Maslow's hierarchy of needs is a theory in psychology, proposed by Abraham Maslow in his 1943 paper A Theory of Human Motivation, which he subsequently extended to include his observations of humans' innate curiosity.
Maslow studied what he called, exemplary people such as Albert Einstein, Jane Addams, Eleanor Roosevelt, and Frederick Douglass rather than mentally ill or neurotic people, writing that "the study of crippled, stunted, immature, and unhealthy specimens can yield only a cripple psychology and a cripple philosophy." Maslow also studied the healthiest one percent of the college student population. In his book, The Farther Reaches of Human Nature, Maslow writes, "By ordinary standards of this kind of laboratory research... this simply was not research at all. My generalizations grew out of my selection of certain kinds of people. Obviously, other judges are needed.
Maslow's hierarchy of needs is often depicted as a pyramid consisting of five levels: the first lower level is being associated with Physiological needs, while the top levels are termed growth needs associated with psychological needs. Deficiency needs must be met first. Once these are met, seeking to satisfy growth needs drives personal growth. The higher needs in this hierarchy only come into focus when the lower needs in the pyramid are satisfied. Once an individual has moved upwards to the next level, needs in the lower level will no longer be prioritized. If a lower set of needs is no longer being met, the individual will temporarily re-prioritize those needs by focusing attention on the unfulfilled needs, but will not permanently regress to the lower level. For instance, a businessman at the esteem level who is diagnosed with cancer will spend a great deal of time concentrating on his health (physiological needs), but will continue to value his work performance (esteem needs) and will likely return to work during periods of remission.
If some needs are not fulfilled, a person's physiological needs take the highest priority. Physiological needs can control thoughts and behaviors and can cause people to feel sickness, pain, and discomfort.
For the most part, physiological and safety needs are reasonably well satisfied in the "First World". The obvious exceptions, of course, are people outside the mainstream — the poor and the disadvantaged. If frustration has not led to apathy and weakness, such people still struggle to satisfy the basic physiological and safety needs. They are primarily concerned with survival: obtaining adequate food, clothing, shelter, and seeking justice from the dominant societal groups.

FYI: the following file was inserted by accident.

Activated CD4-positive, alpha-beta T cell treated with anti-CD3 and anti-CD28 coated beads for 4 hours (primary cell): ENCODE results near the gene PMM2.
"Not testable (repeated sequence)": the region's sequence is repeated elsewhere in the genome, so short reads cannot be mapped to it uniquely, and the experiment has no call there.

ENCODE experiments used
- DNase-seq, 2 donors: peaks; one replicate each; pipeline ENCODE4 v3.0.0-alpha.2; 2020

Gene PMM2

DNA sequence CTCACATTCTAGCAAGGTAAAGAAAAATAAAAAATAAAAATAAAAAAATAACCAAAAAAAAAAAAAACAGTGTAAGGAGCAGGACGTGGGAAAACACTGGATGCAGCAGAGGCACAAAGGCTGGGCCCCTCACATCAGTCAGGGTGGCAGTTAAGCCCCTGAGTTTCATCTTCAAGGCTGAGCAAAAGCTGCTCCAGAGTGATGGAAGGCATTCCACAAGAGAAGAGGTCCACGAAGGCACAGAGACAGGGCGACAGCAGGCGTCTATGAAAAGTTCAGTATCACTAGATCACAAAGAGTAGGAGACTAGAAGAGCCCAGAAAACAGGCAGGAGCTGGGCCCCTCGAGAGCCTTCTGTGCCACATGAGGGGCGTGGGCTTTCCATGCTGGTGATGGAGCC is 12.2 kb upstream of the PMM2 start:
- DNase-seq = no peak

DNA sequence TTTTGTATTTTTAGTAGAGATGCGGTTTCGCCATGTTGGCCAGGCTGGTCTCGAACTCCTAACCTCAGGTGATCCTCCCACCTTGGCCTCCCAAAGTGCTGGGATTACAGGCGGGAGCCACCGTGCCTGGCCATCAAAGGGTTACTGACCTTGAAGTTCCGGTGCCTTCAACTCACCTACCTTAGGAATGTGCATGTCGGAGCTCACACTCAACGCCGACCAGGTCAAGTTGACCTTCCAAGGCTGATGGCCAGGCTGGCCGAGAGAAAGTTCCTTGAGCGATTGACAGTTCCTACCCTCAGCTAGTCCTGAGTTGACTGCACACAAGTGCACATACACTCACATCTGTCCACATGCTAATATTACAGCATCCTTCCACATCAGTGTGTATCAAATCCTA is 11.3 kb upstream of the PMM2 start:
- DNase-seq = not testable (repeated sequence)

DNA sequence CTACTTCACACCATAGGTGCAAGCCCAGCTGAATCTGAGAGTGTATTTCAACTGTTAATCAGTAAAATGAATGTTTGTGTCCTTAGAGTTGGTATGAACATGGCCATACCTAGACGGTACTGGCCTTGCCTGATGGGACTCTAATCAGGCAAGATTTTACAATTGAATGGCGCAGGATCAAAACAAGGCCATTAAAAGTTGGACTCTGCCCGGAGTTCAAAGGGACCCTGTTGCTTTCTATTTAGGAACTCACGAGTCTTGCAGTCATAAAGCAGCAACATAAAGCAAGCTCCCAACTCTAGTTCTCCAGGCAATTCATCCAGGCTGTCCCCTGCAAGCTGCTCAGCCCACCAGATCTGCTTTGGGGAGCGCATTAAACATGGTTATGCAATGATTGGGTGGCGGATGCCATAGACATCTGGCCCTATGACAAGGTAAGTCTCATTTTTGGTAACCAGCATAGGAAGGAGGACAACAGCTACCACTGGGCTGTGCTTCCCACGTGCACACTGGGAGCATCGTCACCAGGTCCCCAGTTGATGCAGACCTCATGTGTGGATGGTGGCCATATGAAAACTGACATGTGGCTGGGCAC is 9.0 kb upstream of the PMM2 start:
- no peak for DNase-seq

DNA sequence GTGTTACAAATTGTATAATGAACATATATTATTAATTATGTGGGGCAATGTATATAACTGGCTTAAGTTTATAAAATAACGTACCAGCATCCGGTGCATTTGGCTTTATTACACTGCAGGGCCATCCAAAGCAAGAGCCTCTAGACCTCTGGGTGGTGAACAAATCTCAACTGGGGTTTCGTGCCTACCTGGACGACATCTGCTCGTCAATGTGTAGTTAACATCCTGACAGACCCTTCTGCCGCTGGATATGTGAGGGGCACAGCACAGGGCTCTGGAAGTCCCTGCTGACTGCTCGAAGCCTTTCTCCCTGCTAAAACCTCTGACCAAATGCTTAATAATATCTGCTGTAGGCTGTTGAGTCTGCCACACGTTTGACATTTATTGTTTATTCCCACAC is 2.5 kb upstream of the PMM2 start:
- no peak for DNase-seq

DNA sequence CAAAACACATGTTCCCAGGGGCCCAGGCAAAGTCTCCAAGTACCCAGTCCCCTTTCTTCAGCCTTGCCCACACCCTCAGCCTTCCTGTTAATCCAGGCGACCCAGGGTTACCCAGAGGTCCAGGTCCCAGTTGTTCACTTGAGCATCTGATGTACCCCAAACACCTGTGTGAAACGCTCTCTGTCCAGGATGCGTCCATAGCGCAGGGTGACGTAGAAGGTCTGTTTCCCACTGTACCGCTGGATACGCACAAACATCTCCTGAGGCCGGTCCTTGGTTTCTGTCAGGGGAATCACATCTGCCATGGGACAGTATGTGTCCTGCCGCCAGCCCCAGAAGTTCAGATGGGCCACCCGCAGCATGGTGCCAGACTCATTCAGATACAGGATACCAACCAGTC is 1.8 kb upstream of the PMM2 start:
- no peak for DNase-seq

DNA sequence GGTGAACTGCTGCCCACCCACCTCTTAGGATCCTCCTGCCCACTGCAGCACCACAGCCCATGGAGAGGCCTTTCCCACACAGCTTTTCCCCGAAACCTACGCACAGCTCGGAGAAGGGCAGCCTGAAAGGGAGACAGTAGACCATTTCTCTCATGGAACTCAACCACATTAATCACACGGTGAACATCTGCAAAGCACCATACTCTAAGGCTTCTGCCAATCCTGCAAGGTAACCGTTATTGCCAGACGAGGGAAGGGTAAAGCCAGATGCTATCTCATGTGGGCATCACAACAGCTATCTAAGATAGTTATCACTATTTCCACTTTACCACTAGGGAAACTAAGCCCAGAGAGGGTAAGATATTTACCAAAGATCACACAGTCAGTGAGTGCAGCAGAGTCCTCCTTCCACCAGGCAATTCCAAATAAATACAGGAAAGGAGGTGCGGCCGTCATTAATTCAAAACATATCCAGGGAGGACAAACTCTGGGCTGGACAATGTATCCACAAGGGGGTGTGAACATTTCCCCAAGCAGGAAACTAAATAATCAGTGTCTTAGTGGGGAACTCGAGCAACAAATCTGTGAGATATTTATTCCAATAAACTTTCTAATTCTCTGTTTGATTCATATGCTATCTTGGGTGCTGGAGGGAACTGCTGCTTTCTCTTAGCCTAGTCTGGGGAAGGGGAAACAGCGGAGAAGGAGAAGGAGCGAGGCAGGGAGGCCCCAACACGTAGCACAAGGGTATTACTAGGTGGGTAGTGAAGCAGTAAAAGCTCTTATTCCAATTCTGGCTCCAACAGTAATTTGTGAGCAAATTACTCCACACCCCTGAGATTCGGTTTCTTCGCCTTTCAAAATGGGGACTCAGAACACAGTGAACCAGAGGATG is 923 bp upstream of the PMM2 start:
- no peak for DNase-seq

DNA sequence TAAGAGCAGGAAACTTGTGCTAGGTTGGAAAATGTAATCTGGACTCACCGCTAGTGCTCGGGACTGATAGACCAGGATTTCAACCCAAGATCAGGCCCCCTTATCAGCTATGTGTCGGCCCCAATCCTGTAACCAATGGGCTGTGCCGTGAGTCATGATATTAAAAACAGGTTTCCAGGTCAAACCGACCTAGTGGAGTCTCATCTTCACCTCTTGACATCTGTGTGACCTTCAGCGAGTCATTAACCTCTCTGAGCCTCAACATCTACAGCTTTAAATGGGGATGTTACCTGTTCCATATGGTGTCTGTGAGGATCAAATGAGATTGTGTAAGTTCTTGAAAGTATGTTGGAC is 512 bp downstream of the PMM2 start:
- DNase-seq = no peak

Safety and Security needs include:
Humans need to feel a sense of belonging and acceptance, whether it comes from a large social group, such as clubs, office culture, religious groups, professional organizations, sports teams, gangs ("Safety in numbers"), or small social connections (family members, intimate partners, mentors, close colleagues, confidants). They need to love and be loved (sexually and non-sexually) by others. In the absence of these elements, many people become susceptible to loneliness, social anxiety, and Clinical depression. This need for belonging can often overcome the physiological and security needs, depending on the strength of the peer pressure; an anorexic, for example, ignores the need to eat and the security of health for a feeling of control and belonging.
While Maslow's theory was regarded as an improvement over previous theories of personality and motivation, it had its detractors. For example, in their extensive review of research which is dependent on Maslow's theory, Wahba and Bridgewell found little evidence for the ranking of needs Maslow described, or even for the existence of a definite hierarchy at all. Conducted in 2002, a recent study forwards this line of thought, claiming that "the hierarchy of needs is nothing more than a fool's daydream; there is no possible way to classify ever-changing needs as society changes. Chilean economist and philosopher Manfred Max Neef has also argued fundamental human needs are non-hierarchical, and are ontologically universal and invariant in nature - part of the condition of being human; poverty, he argues, is the result of any one of these needs being frustrated, denied or unfulfilled.